Significant funds for North Okanagan wastewater infrastructure projects were announced at Armstrong City Hall Thursday, June 29.
Minister of Municipal Affairs Anne Kang visited city hall to announce the province is providing a combined $24 million for two wastewater projects in the area.
A total of $14.5 million is going to Armstrong to upgrade its wastewater infrastructure to meet regulatory compliance and integrate its system with the regional North Okanagan wastewater system.
The province is also providing $9.5 million to the Regional District of North Okanagan (RDNO) to expand community sewer service to parts of electoral areas that currently rely on septic systems.
“This is a diverse and growing region, and our government recognizes that infrastructure must be upgraded and enhanced in order to meet the demands that come with increased populations,” said Harwinder Sandhu, MLA for Vernon-Monashee.
Minister Kang said investments in infrastructure such as this are needed to create a healthier environment for communities.
“Our province is growing, we know that and we see that, and we hear that from our local government,” Kang said.
Armstrong Mayor Joe Cramer said ensuring the city’s wastewater system meets regulatory and environmental requirements is a priority of council.
“The province took the time to listen to our concerns and it is reassuring that together we will be striving to implement improvements to ensure regional wastewater recovery program is delivered,” Cramer said.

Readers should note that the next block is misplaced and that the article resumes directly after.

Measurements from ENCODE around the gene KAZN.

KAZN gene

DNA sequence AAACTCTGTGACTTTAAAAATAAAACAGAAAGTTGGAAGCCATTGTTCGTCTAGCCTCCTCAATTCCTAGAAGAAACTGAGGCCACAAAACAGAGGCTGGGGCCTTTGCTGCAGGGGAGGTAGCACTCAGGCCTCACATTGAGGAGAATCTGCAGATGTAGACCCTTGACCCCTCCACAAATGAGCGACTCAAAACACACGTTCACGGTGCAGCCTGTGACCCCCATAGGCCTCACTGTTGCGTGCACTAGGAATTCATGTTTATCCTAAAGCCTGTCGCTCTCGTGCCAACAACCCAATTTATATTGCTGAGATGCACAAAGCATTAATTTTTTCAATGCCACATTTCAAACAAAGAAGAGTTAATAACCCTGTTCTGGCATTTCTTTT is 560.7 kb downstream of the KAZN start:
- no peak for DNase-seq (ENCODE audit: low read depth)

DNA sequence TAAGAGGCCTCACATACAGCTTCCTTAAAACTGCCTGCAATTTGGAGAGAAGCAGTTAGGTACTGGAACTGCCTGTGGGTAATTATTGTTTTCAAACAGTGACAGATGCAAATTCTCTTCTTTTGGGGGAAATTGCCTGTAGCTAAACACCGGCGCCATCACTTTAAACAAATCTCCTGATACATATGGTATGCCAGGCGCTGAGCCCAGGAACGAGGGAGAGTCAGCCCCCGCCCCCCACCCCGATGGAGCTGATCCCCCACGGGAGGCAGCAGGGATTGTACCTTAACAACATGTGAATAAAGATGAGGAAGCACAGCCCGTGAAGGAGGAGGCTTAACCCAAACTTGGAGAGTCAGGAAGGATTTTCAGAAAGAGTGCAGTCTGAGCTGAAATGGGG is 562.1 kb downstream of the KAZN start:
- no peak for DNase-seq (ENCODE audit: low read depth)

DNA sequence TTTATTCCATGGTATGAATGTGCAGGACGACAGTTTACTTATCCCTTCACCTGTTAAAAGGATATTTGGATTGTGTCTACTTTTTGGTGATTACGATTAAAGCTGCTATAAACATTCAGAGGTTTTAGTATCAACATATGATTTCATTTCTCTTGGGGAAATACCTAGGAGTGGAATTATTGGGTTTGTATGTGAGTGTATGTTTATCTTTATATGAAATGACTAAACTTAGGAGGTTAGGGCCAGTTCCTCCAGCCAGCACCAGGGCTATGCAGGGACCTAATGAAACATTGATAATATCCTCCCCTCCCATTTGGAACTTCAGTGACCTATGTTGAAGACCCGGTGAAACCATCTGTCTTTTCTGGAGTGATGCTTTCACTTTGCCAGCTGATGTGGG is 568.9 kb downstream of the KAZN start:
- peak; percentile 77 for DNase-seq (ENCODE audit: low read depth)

RDNO Area B director Bob Fleming noted the project is a partnership between the Okanagan Indian Band, Electoral Areas B and C and the Township of Spallumcheen, but added Armstrong could also take part in the project once its system has been upgraded.
In terms of the timeline for the project, Fleming said he expects the necessary documents will go to tender by the middle of July, and if everything works out, construction could begin as early as this fall.
Fleming added there will be environmental benefits that the project provides, as aging septic infrastructure on the east side of Swan Lake was “clearly affecting” the lake, according to studies done by the RDNO.
The project will also provide an agricultural boost, as it will use treated water to irrigate “hundreds of acres” of land that currently does not get watered, according to Fleming.
The hope is that the project will also pave the way for development.
“The Swan Lake commercial corridor is underdeveloped for the most part because it lacked community sewer. This solves that, and we expect that there will be a significant amount of development in that area and all the other areas that this project supports,” Fleming said.